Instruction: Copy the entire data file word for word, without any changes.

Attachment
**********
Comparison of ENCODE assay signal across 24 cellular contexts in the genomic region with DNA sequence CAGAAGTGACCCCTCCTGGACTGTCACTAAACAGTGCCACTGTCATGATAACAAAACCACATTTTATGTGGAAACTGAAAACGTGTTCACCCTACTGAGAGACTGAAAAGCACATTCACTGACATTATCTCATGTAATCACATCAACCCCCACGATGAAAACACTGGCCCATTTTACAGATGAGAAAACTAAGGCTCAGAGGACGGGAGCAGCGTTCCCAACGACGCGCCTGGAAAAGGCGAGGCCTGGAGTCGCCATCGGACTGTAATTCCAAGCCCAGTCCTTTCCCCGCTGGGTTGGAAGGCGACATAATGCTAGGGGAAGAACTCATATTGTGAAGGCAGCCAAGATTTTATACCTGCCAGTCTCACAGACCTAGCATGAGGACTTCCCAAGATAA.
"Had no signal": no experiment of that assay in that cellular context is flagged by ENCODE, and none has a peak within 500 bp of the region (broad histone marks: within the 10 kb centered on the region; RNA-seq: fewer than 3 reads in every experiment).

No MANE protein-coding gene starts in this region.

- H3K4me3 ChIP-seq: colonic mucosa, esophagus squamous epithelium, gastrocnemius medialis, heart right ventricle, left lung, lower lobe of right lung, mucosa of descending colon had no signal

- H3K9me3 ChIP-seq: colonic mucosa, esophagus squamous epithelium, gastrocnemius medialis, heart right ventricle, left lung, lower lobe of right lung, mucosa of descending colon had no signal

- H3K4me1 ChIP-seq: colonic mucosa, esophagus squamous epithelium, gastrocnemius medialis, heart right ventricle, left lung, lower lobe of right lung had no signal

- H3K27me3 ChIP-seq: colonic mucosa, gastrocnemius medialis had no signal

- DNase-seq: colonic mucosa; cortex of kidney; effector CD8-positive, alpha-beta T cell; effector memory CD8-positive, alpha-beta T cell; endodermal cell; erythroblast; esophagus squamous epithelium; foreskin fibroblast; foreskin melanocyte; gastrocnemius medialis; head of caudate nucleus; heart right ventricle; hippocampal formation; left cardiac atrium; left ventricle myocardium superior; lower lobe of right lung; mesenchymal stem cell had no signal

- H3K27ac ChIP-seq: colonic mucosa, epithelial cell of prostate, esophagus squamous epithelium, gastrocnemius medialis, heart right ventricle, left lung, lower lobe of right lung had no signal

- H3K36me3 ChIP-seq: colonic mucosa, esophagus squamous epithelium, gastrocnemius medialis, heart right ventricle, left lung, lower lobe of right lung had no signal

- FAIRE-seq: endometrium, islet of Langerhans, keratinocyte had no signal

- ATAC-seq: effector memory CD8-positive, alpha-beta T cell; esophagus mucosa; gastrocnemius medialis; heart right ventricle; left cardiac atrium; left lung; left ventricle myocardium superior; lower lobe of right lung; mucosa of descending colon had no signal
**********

Comparison of ENCODE assay signal across 24 cellular contexts in the genomic region with DNA sequence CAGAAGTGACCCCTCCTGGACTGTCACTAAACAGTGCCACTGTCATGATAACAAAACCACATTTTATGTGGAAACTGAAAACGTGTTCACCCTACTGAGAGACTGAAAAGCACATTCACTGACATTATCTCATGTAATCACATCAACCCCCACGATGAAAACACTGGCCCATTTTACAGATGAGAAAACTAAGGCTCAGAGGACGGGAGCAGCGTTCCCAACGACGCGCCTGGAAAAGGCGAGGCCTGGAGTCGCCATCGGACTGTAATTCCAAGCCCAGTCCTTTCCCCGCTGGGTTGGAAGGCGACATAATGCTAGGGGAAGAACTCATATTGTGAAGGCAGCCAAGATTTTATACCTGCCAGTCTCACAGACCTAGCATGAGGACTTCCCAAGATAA.
"Had no signal": no experiment of that assay in that cellular context is flagged by ENCODE, and none has a peak within 500 bp of the region (broad histone marks: within the 10 kb centered on the region; RNA-seq: fewer than 3 reads in every experiment).

No MANE protein-coding gene starts in this region.

- H3K4me3 ChIP-seq: colonic mucosa, esophagus squamous epithelium, gastrocnemius medialis, heart right ventricle, left lung, lower lobe of right lung, mucosa of descending colon had no signal

- H3K9me3 ChIP-seq: colonic mucosa, esophagus squamous epithelium, gastrocnemius medialis, heart right ventricle, left lung, lower lobe of right lung, mucosa of descending colon had no signal

- H3K4me1 ChIP-seq: colonic mucosa, esophagus squamous epithelium, gastrocnemius medialis, heart right ventricle, left lung, lower lobe of right lung had no signal

- H3K27me3 ChIP-seq: colonic mucosa, gastrocnemius medialis had no signal

- DNase-seq: colonic mucosa; cortex of kidney; effector CD8-positive, alpha-beta T cell; effector memory CD8-positive, alpha-beta T cell; endodermal cell; erythroblast; esophagus squamous epithelium; foreskin fibroblast; foreskin melanocyte; gastrocnemius medialis; head of caudate nucleus; heart right ventricle; hippocampal formation; left cardiac atrium; left ventricle myocardium superior; lower lobe of right lung; mesenchymal stem cell had no signal

- H3K27ac ChIP-seq: colonic mucosa, epithelial cell of prostate, esophagus squamous epithelium, gastrocnemius medialis, heart right ventricle, left lung, lower lobe of right lung had no signal

- H3K36me3 ChIP-seq: colonic mucosa, esophagus squamous epithelium, gastrocnemius medialis, heart right ventricle, left lung, lower lobe of right lung had no signal

- FAIRE-seq: endometrium, islet of Langerhans, keratinocyte had no signal

- ATAC-seq: effector memory CD8-positive, alpha-beta T cell; esophagus mucosa; gastrocnemius medialis; heart right ventricle; left cardiac atrium; left lung; left ventricle myocardium superior; lower lobe of right lung; mucosa of descending colon had no signal